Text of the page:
CHADRON – Two art shows open in Chadron State College’s Memorial Hall Monday, Feb. 20. An art faculty show, “Time Lapse,” in the Main Gallery features works by Laura Bentz, Daniel Binkard, Trudy Denham, Mary Donahue, Dewayne Gimeson, Carly Heath and Sarah Polak. The show will close March 24 following a reception March 23 from 3:30 to 5 p.m.
Photographic art by Cathy Leaycraft of Baltimore, Maryland, will be on display in the Memorial Hall’s Gallery 239 until March 24.
Hours for both galleries are Monday through Friday, 9 a.m. to 4:30 p.m. or by appointment. Call 308-432-6317 for details.
The name of the art faculty show came from a planning discussion, Donahue said.
“Time lapse photography was mentioned. It seemed the idea of time and the idea of lapse were interesting concepts and relevant to what all of us might be doing with our art in one way or another whether it be installations that are temporary, landscape imagery that captures an instant of light and color, a frozen moment of clouds and sky or branches and leaves, the vagueness of imagery floating in an undefined space, or the movement of light itself,” Donahue said.
Regarding her own installation, Donahue said she looked at the idea of time in terms of memories.
“One definition of memory is ‘the length of time over which recollection extends.’ I find myself recollecting impressions, experiences, and feelings and making art from that. It started with nature and landscape and understanding place, which is tied up in memory. Place also includes the people around us and I’m currently focused on the experience of aging parents and connecting that to the natural world,” Donahue said.
Heath, a professional illustrator, said her computer imagery is inspired by horses and Norwegian folk art.
“I work as a mixed-media artist, first starting with interesting textures and then bringing those textures into Photoshop to digitally paint forms that interest me. The background is a collage created from pages of a 1902 Sear’s catalogue overlaid with vector illustrations I made of folk art designs. The horses are loosely rendered so the viewer is left with an impression of light and motion,” Heath said.
Denham, recently hired assistant professor of art, is contributing a new view with art installations on the floor of the gallery.
Bentz said her color photographs in the exhibition are an attempt to distill transitory events that occur in the landscape.
Polak’s works for are hand woven pieces made on a pinloom and then handstitched into exhibits. She said the title of the show, which only takes place every other year, carries two additional meanings for her.
“This lapse of time, and particularly with this show, demonstrates the evolution and shifts in the work of established faculty and highlight the vibrancy of work being created by new faculty,” Polak said. “Also, it takes a long amount of time to create the works displayed, but when the finished works are shown it seems like a much quicker process than it really is.”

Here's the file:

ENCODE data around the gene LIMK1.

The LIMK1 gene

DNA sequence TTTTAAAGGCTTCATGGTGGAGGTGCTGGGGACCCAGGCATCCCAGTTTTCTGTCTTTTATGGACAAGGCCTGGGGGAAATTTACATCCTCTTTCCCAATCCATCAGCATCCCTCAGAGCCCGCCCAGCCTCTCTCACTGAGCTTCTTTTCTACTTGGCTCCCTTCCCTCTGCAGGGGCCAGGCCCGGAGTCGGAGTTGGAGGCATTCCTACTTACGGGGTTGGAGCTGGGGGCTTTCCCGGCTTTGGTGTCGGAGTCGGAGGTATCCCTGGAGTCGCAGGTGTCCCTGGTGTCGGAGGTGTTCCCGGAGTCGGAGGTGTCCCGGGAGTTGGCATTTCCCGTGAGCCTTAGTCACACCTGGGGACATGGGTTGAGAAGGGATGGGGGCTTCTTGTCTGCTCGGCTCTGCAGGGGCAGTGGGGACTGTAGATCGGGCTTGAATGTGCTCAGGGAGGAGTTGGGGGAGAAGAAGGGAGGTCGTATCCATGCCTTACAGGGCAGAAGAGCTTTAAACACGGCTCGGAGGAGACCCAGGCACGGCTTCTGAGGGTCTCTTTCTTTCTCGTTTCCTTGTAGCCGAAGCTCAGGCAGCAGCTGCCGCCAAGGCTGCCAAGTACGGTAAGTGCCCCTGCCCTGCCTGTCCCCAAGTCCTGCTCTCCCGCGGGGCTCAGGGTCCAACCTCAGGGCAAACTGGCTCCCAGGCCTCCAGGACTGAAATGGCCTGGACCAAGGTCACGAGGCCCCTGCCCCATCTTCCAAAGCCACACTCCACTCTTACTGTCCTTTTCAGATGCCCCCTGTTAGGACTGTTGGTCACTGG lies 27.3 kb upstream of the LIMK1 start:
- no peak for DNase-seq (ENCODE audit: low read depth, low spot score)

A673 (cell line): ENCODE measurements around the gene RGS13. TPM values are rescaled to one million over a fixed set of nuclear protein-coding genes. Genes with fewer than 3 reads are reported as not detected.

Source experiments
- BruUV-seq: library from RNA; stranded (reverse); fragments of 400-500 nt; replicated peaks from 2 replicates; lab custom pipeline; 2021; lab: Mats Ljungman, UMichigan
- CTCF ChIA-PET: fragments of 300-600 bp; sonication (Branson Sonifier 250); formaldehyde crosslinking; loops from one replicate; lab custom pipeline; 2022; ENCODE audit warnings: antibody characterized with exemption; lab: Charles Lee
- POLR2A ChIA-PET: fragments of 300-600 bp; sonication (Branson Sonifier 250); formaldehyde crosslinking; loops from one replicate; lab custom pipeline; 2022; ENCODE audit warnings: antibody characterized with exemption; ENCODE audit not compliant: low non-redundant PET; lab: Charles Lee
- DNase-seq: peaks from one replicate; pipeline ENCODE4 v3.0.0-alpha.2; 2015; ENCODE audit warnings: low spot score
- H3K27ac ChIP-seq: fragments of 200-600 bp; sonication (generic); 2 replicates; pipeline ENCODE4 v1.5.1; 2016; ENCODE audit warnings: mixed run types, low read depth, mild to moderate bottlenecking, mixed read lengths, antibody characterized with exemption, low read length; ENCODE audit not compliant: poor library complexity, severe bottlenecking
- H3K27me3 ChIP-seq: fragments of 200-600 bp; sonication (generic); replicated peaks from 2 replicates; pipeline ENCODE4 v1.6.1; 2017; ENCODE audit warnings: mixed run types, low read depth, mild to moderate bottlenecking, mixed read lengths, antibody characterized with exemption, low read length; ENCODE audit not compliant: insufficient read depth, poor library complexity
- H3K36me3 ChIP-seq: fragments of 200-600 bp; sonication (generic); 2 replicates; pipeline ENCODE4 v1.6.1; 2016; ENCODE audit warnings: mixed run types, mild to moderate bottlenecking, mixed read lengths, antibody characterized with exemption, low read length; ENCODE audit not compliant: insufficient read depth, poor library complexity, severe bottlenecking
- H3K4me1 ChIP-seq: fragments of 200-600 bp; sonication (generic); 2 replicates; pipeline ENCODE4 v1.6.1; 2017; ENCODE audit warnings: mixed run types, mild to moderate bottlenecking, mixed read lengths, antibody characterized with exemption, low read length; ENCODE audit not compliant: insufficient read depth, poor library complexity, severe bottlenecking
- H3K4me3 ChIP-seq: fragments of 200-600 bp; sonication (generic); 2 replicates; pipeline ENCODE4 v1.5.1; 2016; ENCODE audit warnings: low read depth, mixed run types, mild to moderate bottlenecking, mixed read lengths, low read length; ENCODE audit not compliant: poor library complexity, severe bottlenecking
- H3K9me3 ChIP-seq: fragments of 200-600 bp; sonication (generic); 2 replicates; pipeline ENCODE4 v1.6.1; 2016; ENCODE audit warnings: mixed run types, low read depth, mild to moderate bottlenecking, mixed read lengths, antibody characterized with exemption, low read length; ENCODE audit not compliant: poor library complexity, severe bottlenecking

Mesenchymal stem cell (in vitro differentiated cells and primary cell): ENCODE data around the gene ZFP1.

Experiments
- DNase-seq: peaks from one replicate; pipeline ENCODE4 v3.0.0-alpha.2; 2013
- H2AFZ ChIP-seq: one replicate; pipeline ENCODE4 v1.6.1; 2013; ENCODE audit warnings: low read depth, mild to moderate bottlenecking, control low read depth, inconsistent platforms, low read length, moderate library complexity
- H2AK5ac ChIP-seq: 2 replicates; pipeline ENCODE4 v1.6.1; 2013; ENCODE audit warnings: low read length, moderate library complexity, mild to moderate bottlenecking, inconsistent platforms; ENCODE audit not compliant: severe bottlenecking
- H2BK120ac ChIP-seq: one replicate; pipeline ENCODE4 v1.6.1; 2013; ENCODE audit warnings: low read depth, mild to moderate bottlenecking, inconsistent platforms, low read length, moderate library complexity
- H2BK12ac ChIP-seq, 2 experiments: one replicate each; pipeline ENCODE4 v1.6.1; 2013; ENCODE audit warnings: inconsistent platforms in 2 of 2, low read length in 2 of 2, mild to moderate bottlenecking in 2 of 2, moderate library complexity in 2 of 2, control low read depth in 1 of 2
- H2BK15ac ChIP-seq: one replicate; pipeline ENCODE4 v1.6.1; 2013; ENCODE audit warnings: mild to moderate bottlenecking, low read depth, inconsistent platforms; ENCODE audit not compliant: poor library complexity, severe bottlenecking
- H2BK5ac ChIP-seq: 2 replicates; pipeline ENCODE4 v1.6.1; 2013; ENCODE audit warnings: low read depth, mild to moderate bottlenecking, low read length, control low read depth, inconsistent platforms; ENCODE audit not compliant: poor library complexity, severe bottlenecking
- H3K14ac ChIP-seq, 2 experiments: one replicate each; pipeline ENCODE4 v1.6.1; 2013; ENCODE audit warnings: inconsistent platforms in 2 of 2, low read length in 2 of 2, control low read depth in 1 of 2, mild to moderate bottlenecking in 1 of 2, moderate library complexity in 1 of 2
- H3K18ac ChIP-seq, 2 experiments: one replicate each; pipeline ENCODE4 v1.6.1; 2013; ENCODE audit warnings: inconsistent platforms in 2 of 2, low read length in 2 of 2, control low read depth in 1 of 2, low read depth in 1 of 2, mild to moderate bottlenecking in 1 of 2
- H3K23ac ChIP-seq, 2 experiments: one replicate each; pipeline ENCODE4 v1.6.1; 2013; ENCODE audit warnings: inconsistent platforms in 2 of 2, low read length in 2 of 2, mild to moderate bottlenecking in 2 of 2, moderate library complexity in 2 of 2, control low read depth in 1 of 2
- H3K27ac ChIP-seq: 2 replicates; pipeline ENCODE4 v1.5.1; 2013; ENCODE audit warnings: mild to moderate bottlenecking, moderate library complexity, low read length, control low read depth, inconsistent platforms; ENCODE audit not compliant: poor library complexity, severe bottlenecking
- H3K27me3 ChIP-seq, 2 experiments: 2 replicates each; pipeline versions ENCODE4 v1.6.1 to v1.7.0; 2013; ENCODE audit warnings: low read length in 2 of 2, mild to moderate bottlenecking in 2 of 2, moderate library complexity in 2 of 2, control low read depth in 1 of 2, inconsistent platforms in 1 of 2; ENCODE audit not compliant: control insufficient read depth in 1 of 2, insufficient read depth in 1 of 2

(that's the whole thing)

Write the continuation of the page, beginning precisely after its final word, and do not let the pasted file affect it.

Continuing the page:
Gimeson is exhibiting photographs created with light painting, a technique he said reveals the movement of light over a period of time and the path it took.
The first known light painting dates back to 1889 when Étienne-Jules Marey and Georges Demeny traced human motion. The photographers used small lights and the open shutter of a camera to track the motion of manufacturing and clerical workers. Man Ray, took an aesthetic approach to the technique in his 1935 series “Space Writing.”
“As a photographer, I have been intrigued with the idea of capturing time in an image. Whether that time capture is for a thousandth of a second or light painting for several minutes. The thousandth of a second freezes that moment, capturing an instant of life,” Gimeson said.
Binkard’s prints were created using a multiple exposure technique.
“This technique involves two exposures made in-camera, with a focus shift applied to each exposure. Compositionally, I take a scene with foreground and background interest, and focus on both planes. The resulting photograph contains both sharp and unsharp elements, with plenty of variety available during shooting depending on exposure and aperture shifts, along with the focus shift itself,” Binkard said.
He said his inspiration to explore the technique came from the Norwegian photographer Björn Rörslett, who makes use of such less-common techniques to great effect.
Leaycraft uses nature as the focus of her art. She said her unique technique of capturing landscapes brings the viewer into an intimate setting making small subjects appear monumental, and their backgrounds become abstract washes of color and texture with glimpses of trees and ground.
Leaycraft views her work as related to the Pictorialist movement of the late 19th and early 20th centuries striving for dreamlike images evoking a sense of timelessness.
She controls light and reflection before it reaches the camera with depth of field and focus.
Using a glass sphere to reflect and refract, she arranges her subjects, while working on location.
“I use a hollow glass ball. It is about 12 inches round and made of clear blown glass. I do not directly photograph the landscape. I photograph its reflection on the glass surface; the environments behind and below the sphere create additional layers of imagery. On occasion, I insert an object into my sphere thus creating a reflected, surreal world for my selected subject,” Leaycraft said.
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